Castro’s promise was to destroy the elites and lift up the impoverished. It was a promise he fulfilled, but it was a promise that did not fit well with the economic desires of the United States. In shopping for the support the limited resources of his country needed in order to survive, he chose alignment with the Soviet Union over alignment with the United States. Why? I think it was because the spoken ideology (as opposed to the actual reality) of the Communist Party was to share the wealth of the nation among the people of the nation. On the other hand, the western world had already established a very negative history in South America and the Caribbean region as plunderers who had never hesitated to topple governments that did not comply with their strategy of production, which always included cheap labor and ownership by corporations based outside the host country.

To a large degree, Fidel lived the philosophy he espoused. Certainly he lived at a higher standard than the average Cuban, but he did not become a grossly wealthy man and he did not install the corporate and governmental means by which to keep his people downtrodden. He did improve schools and emplace a health care system that enhanced the quality of life for his citizenry.

His brother, Raul, now president, may or may not be capable of running the country. Hopefully, he will reduce the restrictions on the personal freedoms of his people, but if so he will have to deal with a potentially large number of émigrés. Certainly he will be faced with the same problems his brother faced in terms of the lack of resources capable of making his a rich, competitive nation. For that reason, he will be forced to forge alliances with other nations in order to achieve any level of economic well-being for his people.

Will the United States offer itself as an ally and thus perhaps move away from the adversarial position that has kept our two nations at more than arms length for the past 50 years, or will we continue our stance of isolation and so force Cuba to continue and perhaps expand its ties to the old guard Soviets who seem to be gaining ascendancy in Russia and other eastern nations today?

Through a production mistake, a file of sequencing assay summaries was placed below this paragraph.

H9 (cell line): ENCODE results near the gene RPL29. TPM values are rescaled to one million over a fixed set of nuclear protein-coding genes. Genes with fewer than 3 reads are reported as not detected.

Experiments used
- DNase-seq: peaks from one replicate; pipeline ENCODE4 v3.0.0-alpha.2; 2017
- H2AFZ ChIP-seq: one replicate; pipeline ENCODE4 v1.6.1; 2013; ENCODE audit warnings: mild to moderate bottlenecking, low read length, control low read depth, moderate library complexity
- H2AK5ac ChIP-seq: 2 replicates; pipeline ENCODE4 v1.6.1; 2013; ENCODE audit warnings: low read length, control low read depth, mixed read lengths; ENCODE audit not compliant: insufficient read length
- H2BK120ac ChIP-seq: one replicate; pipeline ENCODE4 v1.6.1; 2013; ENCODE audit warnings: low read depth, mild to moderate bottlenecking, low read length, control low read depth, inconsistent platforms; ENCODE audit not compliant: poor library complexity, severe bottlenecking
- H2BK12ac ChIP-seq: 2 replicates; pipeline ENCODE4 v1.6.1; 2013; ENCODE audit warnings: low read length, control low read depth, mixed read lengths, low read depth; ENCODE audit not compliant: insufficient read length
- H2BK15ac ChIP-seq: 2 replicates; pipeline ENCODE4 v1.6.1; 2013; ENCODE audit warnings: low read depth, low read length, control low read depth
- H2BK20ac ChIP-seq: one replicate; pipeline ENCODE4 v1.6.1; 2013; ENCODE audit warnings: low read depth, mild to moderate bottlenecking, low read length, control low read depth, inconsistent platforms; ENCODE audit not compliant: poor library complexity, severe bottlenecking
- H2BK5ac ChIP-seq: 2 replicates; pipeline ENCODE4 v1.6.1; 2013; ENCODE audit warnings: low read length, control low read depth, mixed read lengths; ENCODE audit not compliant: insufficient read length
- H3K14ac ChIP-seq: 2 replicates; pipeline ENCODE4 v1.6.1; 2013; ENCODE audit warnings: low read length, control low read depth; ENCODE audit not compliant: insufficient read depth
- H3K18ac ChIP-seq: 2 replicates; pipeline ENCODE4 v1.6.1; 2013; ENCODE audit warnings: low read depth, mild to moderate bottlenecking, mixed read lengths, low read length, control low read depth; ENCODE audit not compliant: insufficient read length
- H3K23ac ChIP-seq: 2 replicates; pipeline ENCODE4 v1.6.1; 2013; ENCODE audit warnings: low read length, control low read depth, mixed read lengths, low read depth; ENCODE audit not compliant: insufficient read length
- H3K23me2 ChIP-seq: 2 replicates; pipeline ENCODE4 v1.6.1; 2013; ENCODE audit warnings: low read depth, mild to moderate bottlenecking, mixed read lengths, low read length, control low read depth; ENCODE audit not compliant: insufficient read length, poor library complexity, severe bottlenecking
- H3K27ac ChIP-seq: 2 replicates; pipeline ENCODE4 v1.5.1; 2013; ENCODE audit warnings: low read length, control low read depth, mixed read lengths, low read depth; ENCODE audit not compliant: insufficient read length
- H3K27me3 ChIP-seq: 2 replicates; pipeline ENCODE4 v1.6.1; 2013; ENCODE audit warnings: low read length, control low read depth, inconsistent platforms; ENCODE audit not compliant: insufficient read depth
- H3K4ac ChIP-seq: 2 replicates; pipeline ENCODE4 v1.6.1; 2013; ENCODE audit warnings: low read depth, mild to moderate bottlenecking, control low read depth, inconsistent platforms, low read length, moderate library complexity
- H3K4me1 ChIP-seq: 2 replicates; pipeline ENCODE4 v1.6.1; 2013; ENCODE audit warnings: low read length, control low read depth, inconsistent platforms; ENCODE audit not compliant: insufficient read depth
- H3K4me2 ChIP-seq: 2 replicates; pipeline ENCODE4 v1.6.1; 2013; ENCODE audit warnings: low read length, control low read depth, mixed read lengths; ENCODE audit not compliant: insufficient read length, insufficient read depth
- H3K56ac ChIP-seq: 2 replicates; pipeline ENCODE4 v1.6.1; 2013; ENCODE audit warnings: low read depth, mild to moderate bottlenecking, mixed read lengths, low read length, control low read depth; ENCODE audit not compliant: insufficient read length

What do you think?

Be the change you wish to see in the world. -- M. K. Gandhi

Individually we have little voice. Collectively we cannot be ignored.
But in silence we surrender our power. Yours in Peace -- BR

The reason for going was to keep the crude flowing and raise a false flag abroad. – from a poem by Jack Evans titled 3500 Souls -


USpace said...

Interesting angle. Cool. Castro is human garbage who has killed thousands of innocent Cubans in his failed pursuit of a communist paradise.

absurd thought -
God of the Universe says
Castro was BRILLIANT

like Marx, Lenin and Mao
he helped redefine EVIL

absurd thought -
God of the Universe says
celebrities are GUILTY

of having talent and luck
so they must praise dictators

absurd thought -
God of the Universe says
never admit you were wrong

Communism’s FANTASTIC
BEST false ideology

absurd thought -
God of the Universe says
keep your people poor

deny them decent health care
convince them they have it GREAT

Fidel Castro
murderous tyrant
- fools' hero

communist freedom killer
imprisons many poets...


BR said...

Castro imprisoned any dissident including many writers. He failed to raise the standard of living to any great heights for the average person. He joined hands with communists who held their power through the subjugation, torture and imprisonment of their detractors.

He has not been the IDEAL leader. Not any more than any American president has been the ideal leader, but the thing I found to admire in him was that you always knew where he stood. That gives puts him a leg up over at least 3/4 of the presidents I have lived under.

Bottom line - there is no ideal leader, but I also believe that little of value comes from hostile relations. Without avenues of communication, how can we expect to facilitate change?